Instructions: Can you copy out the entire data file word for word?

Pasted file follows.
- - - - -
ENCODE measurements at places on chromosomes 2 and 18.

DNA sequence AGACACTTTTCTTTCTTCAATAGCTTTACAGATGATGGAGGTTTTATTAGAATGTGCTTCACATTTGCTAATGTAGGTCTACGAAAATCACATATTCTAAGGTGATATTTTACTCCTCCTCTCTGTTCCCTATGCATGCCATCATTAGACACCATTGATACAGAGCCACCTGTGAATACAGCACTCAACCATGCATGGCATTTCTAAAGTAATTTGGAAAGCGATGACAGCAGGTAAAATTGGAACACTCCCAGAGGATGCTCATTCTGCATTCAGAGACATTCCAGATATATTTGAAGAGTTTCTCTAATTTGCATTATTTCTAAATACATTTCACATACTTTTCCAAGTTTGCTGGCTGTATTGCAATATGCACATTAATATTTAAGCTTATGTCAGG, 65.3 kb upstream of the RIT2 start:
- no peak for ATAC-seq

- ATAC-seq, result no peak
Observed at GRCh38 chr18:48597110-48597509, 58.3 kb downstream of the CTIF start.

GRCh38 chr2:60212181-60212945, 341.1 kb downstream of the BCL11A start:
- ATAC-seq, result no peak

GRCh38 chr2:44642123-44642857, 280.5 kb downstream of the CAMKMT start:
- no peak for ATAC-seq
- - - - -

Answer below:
ENCODE measurements at places on chromosomes 2 and 18.

DNA sequence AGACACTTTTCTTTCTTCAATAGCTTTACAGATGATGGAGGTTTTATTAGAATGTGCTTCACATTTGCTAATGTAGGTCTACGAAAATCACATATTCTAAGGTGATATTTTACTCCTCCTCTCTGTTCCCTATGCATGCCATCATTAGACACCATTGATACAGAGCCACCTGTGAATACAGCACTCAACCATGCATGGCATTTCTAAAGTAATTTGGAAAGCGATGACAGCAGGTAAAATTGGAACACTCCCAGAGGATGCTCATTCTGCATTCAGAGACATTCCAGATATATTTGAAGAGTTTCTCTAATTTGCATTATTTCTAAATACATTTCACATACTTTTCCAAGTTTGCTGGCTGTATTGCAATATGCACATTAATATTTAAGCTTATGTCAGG, 65.3 kb upstream of the RIT2 start:
- no peak for ATAC-seq

- ATAC-seq, result no peak
Observed at GRCh38 chr18:48597110-48597509, 58.3 kb downstream of the CTIF start.

GRCh38 chr2:60212181-60212945, 341.1 kb downstream of the BCL11A start:
- ATAC-seq, result no peak

GRCh38 chr2:44642123-44642857, 280.5 kb downstream of the CAMKMT start:
- no peak for ATAC-seq